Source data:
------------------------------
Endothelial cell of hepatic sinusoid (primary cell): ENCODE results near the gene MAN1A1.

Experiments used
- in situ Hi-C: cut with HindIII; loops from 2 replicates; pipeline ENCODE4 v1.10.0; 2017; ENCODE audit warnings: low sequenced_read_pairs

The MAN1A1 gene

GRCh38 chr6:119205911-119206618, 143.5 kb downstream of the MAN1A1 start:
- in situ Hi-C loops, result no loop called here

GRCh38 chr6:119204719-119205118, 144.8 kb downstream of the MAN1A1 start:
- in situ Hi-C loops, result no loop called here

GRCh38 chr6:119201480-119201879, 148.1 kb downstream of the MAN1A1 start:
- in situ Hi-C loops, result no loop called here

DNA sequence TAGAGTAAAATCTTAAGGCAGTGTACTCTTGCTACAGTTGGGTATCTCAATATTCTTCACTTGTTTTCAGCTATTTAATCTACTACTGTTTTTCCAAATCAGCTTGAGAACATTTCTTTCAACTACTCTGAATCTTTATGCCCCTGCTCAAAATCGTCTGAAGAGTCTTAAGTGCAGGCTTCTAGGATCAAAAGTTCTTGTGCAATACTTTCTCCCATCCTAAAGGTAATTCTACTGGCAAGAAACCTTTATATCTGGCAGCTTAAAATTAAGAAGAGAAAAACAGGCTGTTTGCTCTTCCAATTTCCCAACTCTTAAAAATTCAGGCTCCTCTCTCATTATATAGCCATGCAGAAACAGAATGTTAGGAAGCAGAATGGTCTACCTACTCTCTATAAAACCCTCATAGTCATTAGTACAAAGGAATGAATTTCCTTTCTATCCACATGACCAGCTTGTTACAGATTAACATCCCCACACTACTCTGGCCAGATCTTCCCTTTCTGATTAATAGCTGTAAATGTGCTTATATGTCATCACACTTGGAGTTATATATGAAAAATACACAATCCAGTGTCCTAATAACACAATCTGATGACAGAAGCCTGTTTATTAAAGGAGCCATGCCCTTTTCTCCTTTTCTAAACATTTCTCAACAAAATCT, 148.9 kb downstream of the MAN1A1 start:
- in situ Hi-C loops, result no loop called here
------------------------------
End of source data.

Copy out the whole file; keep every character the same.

Endothelial cell of hepatic sinusoid (primary cell): ENCODE results near the gene MAN1A1.

Experiments used
- in situ Hi-C: cut with HindIII; loops from 2 replicates; pipeline ENCODE4 v1.10.0; 2017; ENCODE audit warnings: low sequenced_read_pairs

The MAN1A1 gene

GRCh38 chr6:119205911-119206618, 143.5 kb downstream of the MAN1A1 start:
- in situ Hi-C loops, result no loop called here

GRCh38 chr6:119204719-119205118, 144.8 kb downstream of the MAN1A1 start:
- in situ Hi-C loops, result no loop called here

GRCh38 chr6:119201480-119201879, 148.1 kb downstream of the MAN1A1 start:
- in situ Hi-C loops, result no loop called here

DNA sequence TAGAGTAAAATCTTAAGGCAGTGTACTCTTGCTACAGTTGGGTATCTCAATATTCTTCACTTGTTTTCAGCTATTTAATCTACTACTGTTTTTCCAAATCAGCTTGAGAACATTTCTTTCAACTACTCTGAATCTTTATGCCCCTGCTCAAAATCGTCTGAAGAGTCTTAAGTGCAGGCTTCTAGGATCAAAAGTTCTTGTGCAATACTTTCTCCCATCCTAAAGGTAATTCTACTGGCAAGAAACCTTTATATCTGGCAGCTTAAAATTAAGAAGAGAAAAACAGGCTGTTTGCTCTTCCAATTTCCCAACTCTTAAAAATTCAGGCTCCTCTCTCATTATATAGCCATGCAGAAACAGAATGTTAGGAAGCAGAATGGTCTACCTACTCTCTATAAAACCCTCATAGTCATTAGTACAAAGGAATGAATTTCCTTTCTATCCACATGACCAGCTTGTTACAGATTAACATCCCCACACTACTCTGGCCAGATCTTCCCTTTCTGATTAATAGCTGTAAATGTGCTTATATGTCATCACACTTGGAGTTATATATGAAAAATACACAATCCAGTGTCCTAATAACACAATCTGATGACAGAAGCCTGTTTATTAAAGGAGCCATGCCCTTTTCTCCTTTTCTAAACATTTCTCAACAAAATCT, 148.9 kb downstream of the MAN1A1 start:
- in situ Hi-C loops, result no loop called here